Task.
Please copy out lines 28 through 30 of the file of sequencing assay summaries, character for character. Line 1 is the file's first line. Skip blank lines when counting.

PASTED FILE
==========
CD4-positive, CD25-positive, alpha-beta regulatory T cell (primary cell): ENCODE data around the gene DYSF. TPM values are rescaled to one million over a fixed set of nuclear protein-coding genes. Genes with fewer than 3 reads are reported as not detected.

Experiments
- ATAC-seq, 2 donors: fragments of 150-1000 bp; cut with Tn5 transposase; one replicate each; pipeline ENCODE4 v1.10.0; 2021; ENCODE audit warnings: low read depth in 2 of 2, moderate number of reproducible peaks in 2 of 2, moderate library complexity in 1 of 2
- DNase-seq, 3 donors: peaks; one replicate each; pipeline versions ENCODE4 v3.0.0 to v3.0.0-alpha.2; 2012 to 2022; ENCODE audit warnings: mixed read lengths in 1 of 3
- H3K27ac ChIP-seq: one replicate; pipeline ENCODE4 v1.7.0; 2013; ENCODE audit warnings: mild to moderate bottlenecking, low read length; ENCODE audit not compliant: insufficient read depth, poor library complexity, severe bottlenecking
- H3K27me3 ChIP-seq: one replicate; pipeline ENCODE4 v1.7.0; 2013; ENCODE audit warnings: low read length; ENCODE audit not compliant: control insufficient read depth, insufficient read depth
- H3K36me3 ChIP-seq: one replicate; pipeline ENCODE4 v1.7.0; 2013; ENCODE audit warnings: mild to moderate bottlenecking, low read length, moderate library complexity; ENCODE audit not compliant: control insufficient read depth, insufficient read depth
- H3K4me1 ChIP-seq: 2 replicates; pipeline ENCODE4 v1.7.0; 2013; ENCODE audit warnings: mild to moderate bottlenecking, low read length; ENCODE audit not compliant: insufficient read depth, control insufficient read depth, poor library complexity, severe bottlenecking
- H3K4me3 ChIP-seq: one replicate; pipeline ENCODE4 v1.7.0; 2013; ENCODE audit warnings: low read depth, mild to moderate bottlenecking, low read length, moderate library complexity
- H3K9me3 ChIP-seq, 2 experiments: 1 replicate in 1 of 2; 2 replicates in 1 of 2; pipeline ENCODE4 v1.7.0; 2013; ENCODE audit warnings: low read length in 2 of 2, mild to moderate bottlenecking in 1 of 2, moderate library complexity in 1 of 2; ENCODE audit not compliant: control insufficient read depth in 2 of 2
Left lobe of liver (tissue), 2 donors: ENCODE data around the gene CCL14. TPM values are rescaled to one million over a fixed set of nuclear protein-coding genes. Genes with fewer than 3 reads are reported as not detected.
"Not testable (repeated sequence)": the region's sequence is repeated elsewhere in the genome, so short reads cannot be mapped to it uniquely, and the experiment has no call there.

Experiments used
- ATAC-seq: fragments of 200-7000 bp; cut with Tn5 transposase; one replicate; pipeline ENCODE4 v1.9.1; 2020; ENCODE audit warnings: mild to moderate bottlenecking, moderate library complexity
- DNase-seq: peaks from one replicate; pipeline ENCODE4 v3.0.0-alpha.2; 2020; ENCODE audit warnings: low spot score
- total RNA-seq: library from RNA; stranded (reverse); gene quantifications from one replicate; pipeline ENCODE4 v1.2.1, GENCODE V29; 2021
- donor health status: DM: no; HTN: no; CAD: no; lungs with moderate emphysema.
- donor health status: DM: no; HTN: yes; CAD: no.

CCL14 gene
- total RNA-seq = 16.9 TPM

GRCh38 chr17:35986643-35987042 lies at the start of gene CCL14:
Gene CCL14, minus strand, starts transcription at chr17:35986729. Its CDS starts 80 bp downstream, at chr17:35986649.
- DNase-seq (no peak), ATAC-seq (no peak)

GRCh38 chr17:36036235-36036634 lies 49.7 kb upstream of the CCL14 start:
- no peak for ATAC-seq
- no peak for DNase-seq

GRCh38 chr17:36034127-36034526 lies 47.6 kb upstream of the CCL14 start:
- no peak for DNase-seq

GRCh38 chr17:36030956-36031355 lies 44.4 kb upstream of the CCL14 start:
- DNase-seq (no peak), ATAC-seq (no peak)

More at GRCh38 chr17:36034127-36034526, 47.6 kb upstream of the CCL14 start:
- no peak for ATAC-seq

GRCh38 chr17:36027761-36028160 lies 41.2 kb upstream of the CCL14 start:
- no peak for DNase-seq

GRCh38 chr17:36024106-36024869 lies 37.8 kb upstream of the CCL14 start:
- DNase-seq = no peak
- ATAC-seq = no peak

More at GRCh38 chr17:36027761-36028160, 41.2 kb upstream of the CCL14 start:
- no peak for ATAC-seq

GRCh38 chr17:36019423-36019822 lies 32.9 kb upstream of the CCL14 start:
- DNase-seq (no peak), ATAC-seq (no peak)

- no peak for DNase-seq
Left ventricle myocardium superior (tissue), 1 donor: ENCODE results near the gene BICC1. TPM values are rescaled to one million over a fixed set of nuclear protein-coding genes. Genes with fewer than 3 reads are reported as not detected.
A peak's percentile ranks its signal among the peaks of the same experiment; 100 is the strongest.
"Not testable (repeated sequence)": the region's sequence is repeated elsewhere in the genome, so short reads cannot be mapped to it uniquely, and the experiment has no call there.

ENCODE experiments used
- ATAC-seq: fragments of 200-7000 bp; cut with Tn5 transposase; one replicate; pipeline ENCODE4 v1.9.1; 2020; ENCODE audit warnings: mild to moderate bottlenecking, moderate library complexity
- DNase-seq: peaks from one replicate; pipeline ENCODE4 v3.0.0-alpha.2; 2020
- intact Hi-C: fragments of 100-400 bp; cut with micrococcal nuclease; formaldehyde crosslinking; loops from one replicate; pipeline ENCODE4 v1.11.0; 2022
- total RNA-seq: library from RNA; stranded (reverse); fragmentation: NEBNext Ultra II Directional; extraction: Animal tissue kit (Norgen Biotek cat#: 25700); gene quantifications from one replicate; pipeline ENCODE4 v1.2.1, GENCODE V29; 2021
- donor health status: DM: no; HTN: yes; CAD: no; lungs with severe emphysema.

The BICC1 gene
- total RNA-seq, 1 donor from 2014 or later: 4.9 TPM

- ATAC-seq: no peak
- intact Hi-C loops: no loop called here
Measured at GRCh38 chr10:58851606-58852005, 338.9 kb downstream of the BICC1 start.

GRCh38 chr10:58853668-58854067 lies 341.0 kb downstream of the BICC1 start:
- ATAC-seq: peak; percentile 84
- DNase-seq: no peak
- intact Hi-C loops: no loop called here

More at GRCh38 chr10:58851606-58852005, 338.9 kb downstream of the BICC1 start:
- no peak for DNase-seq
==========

- no peak for DNase-seq

GRCh38 chr17:36030956-36031355 lies 44.4 kb upstream of the CCL14 start:
- DNase-seq (no peak), ATAC-seq (no peak)